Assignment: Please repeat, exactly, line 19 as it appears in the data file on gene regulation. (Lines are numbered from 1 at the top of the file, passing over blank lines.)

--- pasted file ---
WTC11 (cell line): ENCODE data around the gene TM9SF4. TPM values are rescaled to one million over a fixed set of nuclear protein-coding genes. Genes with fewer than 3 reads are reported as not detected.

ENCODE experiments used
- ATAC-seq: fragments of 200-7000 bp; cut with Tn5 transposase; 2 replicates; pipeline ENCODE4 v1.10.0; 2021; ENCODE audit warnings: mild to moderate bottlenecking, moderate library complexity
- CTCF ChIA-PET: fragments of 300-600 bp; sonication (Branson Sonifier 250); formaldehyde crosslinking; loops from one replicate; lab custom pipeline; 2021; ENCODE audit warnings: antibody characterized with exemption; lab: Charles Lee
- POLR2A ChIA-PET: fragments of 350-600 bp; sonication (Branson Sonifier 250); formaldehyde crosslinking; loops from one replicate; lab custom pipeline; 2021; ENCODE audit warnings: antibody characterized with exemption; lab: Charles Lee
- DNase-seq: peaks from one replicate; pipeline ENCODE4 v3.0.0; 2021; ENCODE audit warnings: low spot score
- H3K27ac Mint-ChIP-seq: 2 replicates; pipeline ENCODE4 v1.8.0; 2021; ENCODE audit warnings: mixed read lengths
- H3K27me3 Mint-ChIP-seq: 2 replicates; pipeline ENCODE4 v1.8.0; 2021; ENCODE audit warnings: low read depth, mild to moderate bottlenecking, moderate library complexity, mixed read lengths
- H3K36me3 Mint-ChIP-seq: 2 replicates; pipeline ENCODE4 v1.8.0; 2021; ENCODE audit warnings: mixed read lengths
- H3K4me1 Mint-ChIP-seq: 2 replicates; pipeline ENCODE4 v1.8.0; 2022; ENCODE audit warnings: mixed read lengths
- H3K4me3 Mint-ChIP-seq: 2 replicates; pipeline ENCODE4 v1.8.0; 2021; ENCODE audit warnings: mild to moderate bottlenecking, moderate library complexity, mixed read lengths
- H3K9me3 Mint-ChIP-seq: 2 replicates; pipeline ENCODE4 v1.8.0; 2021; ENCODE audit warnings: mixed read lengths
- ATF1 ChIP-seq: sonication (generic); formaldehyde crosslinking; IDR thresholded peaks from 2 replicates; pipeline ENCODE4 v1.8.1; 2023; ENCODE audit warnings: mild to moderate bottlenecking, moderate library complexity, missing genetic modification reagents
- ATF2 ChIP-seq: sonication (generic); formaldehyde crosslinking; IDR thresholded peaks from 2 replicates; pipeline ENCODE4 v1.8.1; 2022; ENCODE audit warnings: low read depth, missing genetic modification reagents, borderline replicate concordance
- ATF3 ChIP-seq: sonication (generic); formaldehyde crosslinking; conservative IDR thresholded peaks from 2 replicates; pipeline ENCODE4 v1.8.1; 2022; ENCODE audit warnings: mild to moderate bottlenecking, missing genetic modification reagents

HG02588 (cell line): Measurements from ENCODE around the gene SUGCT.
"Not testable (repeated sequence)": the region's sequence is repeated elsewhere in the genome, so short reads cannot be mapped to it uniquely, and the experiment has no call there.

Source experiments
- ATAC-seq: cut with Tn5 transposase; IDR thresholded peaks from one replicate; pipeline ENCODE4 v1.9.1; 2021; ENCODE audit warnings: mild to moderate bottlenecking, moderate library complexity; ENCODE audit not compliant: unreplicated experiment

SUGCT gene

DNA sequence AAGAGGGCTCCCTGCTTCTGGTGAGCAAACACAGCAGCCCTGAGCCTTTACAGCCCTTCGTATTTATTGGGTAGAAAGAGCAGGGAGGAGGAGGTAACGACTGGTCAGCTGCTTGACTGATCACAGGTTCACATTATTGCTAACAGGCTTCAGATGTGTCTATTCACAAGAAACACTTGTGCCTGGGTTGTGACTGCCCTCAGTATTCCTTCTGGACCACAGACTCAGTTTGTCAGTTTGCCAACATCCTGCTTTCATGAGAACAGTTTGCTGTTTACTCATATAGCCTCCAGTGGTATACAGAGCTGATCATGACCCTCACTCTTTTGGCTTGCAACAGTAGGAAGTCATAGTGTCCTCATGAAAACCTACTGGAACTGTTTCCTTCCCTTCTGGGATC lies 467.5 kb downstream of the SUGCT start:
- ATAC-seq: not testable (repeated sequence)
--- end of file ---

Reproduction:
- ATAC-seq: cut with Tn5 transposase; IDR thresholded peaks from one replicate; pipeline ENCODE4 v1.9.1; 2021; ENCODE audit warnings: mild to moderate bottlenecking, moderate library complexity; ENCODE audit not compliant: unreplicated experiment